The international community at WVU has gone through several exciting changes this fall that will streamline outreach to international students and improve the quality of services they receive in their time here. The Intensive English Program (IEP), under the directorship of Stacy Fint, gives international students the opportunity to hone their English language skills before entering their prospective degree programs. This fall, the IEP moved under the auspices of the Vice President’s Office for Global Affairs and the new leadership of Vice President Dr. William Brustein. This move has integrated vital student services like English education, visa processing, and outgoing study abroad trips with the administrative capabilities Brustein brings to the table.
Throughout West Virginia University Intensive English Program’s 35-year history, it has demonstrated a commitment to integrating English language learners of all skill levels into University life. The IEP’s main goal is attainment of student proficiency in English for successful entry and smooth matriculation through a WVU degree program. The program also provides services to special populations like one-semester English study abroad students, English language learners from private global firms, and teacher-exchange participants. Most, however, are learners who need to develop their academic English use before seeking a four year degree at WVU.
The IEP is newly accredited by the Commission on English Language Accreditation (CEA). While the IEP has long held Higher Learning Commission accreditation through the University itself, CEA certification offers an English language program-specific way to demonstrate how well it follows these disciplinary standards. Over the course of three years, the program had to prove its adherence to over 30 distinct criteria, including the rigor of its curriculum, quality of its facilities, the value of its student services, and measures of student achievement.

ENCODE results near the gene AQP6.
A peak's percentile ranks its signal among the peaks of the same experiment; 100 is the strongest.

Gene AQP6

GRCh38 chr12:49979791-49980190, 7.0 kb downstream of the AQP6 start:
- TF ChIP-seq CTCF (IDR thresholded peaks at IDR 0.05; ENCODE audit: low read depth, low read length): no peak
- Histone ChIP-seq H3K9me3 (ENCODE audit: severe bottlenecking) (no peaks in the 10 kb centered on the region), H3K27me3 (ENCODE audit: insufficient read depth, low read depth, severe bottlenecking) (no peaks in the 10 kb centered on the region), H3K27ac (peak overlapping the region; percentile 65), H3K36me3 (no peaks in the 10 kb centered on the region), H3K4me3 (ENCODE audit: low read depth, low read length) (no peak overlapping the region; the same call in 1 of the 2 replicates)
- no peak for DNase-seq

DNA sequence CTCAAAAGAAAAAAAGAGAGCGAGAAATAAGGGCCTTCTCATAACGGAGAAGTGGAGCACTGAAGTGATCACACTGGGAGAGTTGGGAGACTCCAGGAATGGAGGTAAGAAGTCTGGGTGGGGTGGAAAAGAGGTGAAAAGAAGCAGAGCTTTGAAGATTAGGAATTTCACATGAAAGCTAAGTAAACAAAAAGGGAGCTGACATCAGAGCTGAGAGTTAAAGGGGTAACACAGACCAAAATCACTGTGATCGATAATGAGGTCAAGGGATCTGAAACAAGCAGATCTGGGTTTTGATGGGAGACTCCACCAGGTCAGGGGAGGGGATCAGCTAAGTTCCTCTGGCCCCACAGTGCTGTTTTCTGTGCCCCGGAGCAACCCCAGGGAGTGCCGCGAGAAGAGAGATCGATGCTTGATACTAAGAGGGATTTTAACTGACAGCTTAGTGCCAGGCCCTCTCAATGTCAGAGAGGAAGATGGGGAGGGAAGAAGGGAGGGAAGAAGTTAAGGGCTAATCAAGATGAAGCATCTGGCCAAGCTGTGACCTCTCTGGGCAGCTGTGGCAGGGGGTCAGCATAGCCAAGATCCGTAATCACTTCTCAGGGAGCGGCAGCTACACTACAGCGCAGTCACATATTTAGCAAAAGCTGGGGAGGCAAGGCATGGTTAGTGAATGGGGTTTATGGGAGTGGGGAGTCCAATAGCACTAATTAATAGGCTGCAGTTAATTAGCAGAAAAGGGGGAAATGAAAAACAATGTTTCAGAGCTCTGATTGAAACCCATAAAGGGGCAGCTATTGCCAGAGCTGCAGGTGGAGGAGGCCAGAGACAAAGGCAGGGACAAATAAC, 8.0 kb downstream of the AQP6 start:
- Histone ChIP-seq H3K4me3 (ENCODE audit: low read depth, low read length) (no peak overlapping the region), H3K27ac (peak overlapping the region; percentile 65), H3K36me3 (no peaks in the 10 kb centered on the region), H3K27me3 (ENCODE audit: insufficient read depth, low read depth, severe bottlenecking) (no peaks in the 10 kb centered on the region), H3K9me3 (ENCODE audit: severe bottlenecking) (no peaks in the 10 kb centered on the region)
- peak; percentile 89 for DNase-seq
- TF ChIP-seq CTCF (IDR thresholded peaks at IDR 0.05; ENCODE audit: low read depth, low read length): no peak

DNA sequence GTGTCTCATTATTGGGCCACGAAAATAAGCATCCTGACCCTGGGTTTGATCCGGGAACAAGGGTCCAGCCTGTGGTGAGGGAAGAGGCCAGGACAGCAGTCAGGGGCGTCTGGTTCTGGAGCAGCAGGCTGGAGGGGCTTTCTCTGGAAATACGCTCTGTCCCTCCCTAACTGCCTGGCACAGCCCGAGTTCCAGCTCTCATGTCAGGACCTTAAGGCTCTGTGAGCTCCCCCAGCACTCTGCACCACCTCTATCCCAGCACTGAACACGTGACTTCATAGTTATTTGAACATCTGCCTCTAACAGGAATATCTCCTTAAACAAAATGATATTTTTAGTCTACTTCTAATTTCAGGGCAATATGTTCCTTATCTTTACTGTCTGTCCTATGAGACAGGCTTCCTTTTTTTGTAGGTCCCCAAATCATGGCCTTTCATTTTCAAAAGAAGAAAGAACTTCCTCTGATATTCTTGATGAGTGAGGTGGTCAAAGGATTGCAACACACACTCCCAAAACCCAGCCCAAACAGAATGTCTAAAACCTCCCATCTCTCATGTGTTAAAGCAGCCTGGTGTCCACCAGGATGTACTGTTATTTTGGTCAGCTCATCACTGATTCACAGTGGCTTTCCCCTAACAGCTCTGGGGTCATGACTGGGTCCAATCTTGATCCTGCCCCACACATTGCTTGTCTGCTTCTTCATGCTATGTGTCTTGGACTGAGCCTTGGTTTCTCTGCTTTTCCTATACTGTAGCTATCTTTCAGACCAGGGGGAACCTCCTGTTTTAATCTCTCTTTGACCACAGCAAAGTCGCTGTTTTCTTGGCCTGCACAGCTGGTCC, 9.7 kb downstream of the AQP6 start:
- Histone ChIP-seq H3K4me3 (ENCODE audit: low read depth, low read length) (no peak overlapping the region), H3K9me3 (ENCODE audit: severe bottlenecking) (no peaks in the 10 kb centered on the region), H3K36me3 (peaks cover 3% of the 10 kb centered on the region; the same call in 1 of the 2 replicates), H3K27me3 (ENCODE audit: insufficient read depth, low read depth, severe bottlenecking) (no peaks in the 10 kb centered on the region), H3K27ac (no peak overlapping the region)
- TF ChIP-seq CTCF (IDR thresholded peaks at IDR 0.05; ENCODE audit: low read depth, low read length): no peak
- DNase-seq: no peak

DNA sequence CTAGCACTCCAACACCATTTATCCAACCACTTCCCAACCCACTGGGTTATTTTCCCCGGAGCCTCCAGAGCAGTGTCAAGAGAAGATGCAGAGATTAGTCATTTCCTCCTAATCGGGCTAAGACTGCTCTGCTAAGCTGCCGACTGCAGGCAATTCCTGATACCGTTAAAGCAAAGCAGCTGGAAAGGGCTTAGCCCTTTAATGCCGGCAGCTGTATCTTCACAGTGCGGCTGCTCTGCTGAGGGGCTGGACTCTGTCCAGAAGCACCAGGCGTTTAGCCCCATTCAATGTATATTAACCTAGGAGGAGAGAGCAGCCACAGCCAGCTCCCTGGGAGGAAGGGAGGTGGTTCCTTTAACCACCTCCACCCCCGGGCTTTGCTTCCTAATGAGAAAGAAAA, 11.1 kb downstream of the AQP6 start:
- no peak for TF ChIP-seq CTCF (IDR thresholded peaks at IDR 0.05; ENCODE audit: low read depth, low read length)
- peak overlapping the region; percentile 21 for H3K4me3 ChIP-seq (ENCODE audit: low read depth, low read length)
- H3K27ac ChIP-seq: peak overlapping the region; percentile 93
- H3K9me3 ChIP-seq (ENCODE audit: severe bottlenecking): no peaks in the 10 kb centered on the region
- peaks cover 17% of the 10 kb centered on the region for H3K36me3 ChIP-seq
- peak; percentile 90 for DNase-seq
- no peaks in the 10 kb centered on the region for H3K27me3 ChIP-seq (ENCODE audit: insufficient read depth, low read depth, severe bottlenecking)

Director Stacy Fint observed that this accreditation process communicates the seriousness and rigor of WVU’s English instruction, and provides a comprehensive understanding of the program’s strengths and areas for improvement in the future. She believes this reflection on teaching practice and student service is a vital part of any growing and evolving instructional program. In order to earn their certificates of completion, students must earn a minimum 3.0 GPA in the highest of the five levels within the IEP. Students usually advance through these levels on a four-semester timeline. Fint: “Our most successful students consistently use their time with us to build a bridge from their home country to the West Virginia University community.”
Critical skills that students learn in their time at the IEP include how to successfully write college-level research and how to deliver academic presentations. Throughout the program, students build an academic vocabulary and syntax so they can actively participate in their upcoming major-related classes. The IEP employs both graduate and full time instructors, who are also given the opportunity design a dynamic elective catalog around the curricular standards and their own interests. Past electives have included the graphic novel, American culture, social media, theatre, short story, and animation. Director Fint feels these courses offer an opportunity for students to develop a different side of their academic vocabulary as they communicate about their hobbies, special interests, and about their projects and research interests. Teaching instructor Kristin Williams appreciates her chance to see how her international students live, saying that “every day is like a trip across the world, because all my students are from a different place. Teaching allows me to see the world through their eyes and experiences.”
Moonjung Jang, a WVU student from South Korea, values the way the IEP blends respect for her home culture with a smooth transition to her new Morgantown home. IEP faculty and staff “understand and respect that international students all have different backgrounds including their school system, and the teachers help international students to get used to the new environment in many ways.” When their work days are over, students in the IEP participate in social activities like a spring formal each year, English tables each week, West Virginia cultural events, and travel to nearby cities like Pittsburgh and D.C. It’s clear these students earn more than a certificate and develop so much more than language: the personal growth, cultural competency, and network of close friends with which they leave the program all set them up for a success.